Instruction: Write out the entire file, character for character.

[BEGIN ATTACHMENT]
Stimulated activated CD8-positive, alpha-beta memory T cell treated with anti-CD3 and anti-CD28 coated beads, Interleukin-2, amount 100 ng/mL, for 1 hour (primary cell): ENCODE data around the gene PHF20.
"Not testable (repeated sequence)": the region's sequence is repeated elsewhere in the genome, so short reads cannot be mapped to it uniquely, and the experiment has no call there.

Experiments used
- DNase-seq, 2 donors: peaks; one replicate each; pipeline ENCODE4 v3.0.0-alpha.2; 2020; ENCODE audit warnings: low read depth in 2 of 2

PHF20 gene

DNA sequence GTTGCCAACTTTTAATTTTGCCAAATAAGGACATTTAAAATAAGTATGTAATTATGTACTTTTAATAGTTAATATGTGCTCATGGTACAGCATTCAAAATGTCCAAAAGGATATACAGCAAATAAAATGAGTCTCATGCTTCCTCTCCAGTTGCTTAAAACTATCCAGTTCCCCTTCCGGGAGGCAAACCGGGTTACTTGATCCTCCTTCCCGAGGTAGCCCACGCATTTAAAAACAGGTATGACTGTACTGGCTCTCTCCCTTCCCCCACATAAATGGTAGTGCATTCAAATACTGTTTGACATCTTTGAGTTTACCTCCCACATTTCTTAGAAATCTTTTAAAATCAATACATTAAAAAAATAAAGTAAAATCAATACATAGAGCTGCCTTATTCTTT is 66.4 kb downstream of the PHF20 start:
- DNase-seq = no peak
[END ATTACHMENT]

Stimulated activated CD8-positive, alpha-beta memory T cell treated with anti-CD3 and anti-CD28 coated beads, Interleukin-2, amount 100 ng/mL, for 1 hour (primary cell): ENCODE data around the gene PHF20.
"Not testable (repeated sequence)": the region's sequence is repeated elsewhere in the genome, so short reads cannot be mapped to it uniquely, and the experiment has no call there.

Experiments used
- DNase-seq, 2 donors: peaks; one replicate each; pipeline ENCODE4 v3.0.0-alpha.2; 2020; ENCODE audit warnings: low read depth in 2 of 2

PHF20 gene

DNA sequence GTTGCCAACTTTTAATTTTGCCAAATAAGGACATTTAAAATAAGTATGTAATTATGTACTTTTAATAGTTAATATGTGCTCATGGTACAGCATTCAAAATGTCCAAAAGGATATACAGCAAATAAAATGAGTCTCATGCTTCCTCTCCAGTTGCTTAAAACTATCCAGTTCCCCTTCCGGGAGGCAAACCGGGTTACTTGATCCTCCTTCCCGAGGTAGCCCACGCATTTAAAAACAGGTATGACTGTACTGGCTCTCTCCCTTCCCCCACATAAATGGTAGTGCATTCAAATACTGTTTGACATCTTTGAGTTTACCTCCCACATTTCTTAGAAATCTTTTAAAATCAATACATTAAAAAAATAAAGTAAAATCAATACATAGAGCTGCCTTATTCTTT is 66.4 kb downstream of the PHF20 start:
- DNase-seq = no peak